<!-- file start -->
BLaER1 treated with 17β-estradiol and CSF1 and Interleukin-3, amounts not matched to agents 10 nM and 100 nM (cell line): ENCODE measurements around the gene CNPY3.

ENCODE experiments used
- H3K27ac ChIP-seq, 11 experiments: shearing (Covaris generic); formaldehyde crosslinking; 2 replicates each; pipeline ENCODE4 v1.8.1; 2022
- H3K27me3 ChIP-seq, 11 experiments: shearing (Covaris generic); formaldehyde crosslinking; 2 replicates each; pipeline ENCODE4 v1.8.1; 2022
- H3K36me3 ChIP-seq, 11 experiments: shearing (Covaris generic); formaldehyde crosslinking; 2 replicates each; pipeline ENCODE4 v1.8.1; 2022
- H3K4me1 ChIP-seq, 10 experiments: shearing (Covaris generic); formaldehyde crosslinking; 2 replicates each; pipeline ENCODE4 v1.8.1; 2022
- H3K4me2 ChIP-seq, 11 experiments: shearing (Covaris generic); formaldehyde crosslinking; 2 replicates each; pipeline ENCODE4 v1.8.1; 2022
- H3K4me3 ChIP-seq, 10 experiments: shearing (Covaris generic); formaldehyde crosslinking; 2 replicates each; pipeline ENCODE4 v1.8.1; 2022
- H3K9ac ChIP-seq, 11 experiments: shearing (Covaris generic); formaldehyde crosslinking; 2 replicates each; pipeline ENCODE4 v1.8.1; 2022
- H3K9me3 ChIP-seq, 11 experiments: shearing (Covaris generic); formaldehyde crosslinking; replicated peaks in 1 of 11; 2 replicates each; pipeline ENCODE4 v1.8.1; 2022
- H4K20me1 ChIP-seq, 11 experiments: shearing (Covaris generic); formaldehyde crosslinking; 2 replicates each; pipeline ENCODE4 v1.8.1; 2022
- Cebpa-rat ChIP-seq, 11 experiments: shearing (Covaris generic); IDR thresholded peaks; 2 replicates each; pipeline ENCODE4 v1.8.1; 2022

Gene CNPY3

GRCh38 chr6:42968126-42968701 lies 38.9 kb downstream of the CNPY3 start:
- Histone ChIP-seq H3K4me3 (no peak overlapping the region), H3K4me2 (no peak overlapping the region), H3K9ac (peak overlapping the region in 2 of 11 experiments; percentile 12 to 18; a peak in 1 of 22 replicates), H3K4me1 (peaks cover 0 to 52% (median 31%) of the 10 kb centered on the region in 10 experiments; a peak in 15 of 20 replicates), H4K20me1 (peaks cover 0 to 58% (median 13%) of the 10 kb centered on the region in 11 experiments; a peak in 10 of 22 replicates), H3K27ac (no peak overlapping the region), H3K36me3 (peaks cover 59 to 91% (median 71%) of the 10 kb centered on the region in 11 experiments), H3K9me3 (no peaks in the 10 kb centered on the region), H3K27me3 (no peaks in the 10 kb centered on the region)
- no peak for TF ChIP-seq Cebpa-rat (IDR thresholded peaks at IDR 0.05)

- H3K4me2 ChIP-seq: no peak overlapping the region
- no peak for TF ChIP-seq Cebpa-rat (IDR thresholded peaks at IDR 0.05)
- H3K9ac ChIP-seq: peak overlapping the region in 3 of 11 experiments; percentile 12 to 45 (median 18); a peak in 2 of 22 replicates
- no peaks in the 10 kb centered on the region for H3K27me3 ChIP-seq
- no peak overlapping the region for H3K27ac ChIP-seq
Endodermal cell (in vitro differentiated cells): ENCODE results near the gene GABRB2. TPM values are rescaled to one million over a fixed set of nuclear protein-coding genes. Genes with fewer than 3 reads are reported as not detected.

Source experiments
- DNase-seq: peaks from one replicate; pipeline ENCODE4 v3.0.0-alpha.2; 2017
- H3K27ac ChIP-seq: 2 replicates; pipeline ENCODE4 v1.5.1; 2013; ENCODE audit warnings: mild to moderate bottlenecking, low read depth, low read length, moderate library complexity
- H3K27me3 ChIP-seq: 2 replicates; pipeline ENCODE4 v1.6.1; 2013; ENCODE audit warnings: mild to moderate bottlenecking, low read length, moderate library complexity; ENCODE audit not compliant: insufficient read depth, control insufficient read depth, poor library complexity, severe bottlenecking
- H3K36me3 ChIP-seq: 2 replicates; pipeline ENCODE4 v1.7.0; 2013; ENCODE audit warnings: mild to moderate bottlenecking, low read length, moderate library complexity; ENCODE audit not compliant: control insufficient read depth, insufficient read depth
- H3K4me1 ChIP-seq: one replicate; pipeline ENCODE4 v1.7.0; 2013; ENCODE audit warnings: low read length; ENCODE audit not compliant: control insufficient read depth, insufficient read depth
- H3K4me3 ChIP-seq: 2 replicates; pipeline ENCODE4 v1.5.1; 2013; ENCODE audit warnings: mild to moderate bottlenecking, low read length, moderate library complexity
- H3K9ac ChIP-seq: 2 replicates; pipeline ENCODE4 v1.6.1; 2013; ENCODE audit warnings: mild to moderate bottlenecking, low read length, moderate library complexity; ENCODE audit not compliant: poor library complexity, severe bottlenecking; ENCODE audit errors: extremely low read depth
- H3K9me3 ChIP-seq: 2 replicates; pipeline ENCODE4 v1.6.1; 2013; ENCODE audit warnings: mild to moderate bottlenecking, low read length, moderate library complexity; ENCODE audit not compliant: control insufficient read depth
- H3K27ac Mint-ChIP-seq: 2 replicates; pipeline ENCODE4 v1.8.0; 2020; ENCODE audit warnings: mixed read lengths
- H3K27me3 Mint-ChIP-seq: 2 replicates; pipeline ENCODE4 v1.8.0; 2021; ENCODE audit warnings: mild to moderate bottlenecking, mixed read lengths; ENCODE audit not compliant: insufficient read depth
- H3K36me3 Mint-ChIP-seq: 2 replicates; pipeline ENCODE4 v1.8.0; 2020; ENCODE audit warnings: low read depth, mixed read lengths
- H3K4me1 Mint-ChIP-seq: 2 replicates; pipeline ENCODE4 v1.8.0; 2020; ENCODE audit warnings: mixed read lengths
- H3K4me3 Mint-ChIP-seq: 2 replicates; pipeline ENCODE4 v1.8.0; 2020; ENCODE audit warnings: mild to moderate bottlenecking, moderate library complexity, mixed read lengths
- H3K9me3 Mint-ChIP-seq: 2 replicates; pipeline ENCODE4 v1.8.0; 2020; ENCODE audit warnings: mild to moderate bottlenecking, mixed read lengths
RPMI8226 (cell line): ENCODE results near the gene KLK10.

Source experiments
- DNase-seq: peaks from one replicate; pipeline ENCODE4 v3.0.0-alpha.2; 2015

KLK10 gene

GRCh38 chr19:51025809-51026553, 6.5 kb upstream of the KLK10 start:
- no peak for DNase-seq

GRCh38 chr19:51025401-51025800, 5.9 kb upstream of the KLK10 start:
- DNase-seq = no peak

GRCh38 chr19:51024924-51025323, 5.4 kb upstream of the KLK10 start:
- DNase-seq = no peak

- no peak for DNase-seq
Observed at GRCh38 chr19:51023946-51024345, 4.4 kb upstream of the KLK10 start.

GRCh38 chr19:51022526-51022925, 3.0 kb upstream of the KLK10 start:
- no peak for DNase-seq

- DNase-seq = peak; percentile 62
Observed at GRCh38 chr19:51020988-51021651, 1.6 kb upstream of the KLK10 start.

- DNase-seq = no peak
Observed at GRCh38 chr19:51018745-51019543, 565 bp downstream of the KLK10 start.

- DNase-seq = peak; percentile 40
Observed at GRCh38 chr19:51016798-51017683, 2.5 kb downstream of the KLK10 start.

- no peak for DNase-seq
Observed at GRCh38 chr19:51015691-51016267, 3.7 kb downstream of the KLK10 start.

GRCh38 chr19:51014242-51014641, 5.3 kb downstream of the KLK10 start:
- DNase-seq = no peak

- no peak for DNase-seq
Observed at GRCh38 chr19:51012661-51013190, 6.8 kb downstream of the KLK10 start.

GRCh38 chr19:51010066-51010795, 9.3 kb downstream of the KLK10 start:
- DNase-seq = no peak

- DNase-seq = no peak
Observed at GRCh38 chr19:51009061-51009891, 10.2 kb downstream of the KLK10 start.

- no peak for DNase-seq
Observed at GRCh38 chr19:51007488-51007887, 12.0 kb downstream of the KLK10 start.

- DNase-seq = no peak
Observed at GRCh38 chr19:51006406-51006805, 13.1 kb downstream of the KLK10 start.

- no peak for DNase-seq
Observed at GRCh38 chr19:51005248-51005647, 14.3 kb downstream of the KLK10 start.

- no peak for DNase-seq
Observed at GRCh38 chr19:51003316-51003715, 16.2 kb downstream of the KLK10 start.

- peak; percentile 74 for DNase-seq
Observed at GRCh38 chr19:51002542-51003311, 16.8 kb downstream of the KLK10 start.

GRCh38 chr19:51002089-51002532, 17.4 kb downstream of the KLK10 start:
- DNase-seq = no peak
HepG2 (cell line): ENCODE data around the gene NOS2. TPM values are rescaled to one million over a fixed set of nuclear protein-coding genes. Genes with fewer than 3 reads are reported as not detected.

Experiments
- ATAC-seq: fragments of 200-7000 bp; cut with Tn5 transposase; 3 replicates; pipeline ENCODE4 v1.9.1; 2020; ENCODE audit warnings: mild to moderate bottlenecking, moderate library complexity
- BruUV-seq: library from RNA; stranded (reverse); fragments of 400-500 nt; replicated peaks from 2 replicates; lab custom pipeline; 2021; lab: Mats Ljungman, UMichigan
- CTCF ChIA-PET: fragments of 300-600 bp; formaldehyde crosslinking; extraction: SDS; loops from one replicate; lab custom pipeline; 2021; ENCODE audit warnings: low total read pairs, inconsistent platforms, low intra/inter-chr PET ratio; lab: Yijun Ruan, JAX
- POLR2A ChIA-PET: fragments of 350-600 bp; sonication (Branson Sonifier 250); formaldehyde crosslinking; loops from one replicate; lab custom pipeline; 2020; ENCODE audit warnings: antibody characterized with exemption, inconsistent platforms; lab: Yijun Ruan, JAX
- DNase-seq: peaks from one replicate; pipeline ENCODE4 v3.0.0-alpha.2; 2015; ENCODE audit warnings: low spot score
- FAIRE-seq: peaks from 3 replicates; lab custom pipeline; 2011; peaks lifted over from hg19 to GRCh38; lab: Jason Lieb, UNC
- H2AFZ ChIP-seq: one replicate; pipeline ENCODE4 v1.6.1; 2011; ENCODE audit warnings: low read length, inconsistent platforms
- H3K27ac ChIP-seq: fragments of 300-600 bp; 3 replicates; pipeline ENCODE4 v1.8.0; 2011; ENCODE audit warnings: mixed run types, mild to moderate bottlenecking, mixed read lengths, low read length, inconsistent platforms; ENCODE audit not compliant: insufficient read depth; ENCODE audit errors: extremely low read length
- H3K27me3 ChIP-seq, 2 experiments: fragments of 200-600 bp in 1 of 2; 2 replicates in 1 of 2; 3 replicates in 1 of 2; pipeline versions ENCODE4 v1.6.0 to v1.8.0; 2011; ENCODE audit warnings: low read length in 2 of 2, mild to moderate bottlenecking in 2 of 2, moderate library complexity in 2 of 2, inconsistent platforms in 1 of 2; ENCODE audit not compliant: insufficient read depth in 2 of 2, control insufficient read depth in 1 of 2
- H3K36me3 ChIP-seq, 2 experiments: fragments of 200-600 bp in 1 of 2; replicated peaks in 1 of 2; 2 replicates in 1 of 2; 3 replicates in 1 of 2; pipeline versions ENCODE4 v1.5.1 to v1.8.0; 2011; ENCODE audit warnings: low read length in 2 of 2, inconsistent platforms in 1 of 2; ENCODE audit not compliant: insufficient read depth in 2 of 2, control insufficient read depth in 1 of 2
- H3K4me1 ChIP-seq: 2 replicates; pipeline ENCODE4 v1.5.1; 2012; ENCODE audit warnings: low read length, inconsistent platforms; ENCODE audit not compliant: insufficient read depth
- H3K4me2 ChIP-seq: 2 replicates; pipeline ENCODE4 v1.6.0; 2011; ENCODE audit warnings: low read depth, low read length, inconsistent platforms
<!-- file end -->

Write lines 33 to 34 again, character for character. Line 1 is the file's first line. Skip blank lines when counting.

- H3K27me3 Mint-ChIP-seq: 2 replicates; pipeline ENCODE4 v1.8.0; 2021; ENCODE audit warnings: mild to moderate bottlenecking, mixed read lengths; ENCODE audit not compliant: insufficient read depth
- H3K36me3 Mint-ChIP-seq: 2 replicates; pipeline ENCODE4 v1.8.0; 2020; ENCODE audit warnings: low read depth, mixed read lengths